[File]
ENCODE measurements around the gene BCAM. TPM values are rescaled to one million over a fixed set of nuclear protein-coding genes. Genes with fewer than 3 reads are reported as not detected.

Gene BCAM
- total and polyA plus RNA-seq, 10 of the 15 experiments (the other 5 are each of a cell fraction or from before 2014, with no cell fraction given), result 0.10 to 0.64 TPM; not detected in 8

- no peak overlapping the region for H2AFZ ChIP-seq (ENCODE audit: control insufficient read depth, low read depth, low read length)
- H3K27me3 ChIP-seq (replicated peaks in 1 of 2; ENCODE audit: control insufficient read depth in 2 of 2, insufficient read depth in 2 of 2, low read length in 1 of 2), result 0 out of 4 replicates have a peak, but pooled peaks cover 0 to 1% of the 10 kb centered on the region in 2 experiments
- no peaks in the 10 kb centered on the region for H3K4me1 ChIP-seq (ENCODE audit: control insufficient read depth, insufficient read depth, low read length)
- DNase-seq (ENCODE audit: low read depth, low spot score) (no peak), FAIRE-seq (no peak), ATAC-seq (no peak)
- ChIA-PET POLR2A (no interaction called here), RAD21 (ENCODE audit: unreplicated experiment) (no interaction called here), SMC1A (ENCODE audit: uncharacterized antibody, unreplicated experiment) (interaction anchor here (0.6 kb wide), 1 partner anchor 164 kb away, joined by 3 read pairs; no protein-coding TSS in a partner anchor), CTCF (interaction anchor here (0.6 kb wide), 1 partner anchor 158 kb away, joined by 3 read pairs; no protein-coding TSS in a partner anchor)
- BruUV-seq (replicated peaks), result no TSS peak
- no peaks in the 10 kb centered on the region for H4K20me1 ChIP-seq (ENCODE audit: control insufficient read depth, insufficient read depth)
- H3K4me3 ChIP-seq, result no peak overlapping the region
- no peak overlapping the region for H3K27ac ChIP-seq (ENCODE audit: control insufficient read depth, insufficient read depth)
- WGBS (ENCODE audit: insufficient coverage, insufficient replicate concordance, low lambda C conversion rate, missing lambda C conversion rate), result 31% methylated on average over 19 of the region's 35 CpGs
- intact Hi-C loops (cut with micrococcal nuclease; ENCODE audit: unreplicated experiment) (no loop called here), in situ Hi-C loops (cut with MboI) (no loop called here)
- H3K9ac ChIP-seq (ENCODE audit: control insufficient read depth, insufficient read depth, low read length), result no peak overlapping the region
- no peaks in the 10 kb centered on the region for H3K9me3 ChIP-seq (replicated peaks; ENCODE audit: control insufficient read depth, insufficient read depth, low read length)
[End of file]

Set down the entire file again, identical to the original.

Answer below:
ENCODE measurements around the gene BCAM. TPM values are rescaled to one million over a fixed set of nuclear protein-coding genes. Genes with fewer than 3 reads are reported as not detected.

Gene BCAM
- total and polyA plus RNA-seq, 10 of the 15 experiments (the other 5 are each of a cell fraction or from before 2014, with no cell fraction given), result 0.10 to 0.64 TPM; not detected in 8

- no peak overlapping the region for H2AFZ ChIP-seq (ENCODE audit: control insufficient read depth, low read depth, low read length)
- H3K27me3 ChIP-seq (replicated peaks in 1 of 2; ENCODE audit: control insufficient read depth in 2 of 2, insufficient read depth in 2 of 2, low read length in 1 of 2), result 0 out of 4 replicates have a peak, but pooled peaks cover 0 to 1% of the 10 kb centered on the region in 2 experiments
- no peaks in the 10 kb centered on the region for H3K4me1 ChIP-seq (ENCODE audit: control insufficient read depth, insufficient read depth, low read length)
- DNase-seq (ENCODE audit: low read depth, low spot score) (no peak), FAIRE-seq (no peak), ATAC-seq (no peak)
- ChIA-PET POLR2A (no interaction called here), RAD21 (ENCODE audit: unreplicated experiment) (no interaction called here), SMC1A (ENCODE audit: uncharacterized antibody, unreplicated experiment) (interaction anchor here (0.6 kb wide), 1 partner anchor 164 kb away, joined by 3 read pairs; no protein-coding TSS in a partner anchor), CTCF (interaction anchor here (0.6 kb wide), 1 partner anchor 158 kb away, joined by 3 read pairs; no protein-coding TSS in a partner anchor)
- BruUV-seq (replicated peaks), result no TSS peak
- no peaks in the 10 kb centered on the region for H4K20me1 ChIP-seq (ENCODE audit: control insufficient read depth, insufficient read depth)
- H3K4me3 ChIP-seq, result no peak overlapping the region
- no peak overlapping the region for H3K27ac ChIP-seq (ENCODE audit: control insufficient read depth, insufficient read depth)
- WGBS (ENCODE audit: insufficient coverage, insufficient replicate concordance, low lambda C conversion rate, missing lambda C conversion rate), result 31% methylated on average over 19 of the region's 35 CpGs
- intact Hi-C loops (cut with micrococcal nuclease; ENCODE audit: unreplicated experiment) (no loop called here), in situ Hi-C loops (cut with MboI) (no loop called here)
- H3K9ac ChIP-seq (ENCODE audit: control insufficient read depth, insufficient read depth, low read length), result no peak overlapping the region
- no peaks in the 10 kb centered on the region for H3K9me3 ChIP-seq (replicated peaks; ENCODE audit: control insufficient read depth, insufficient read depth, low read length)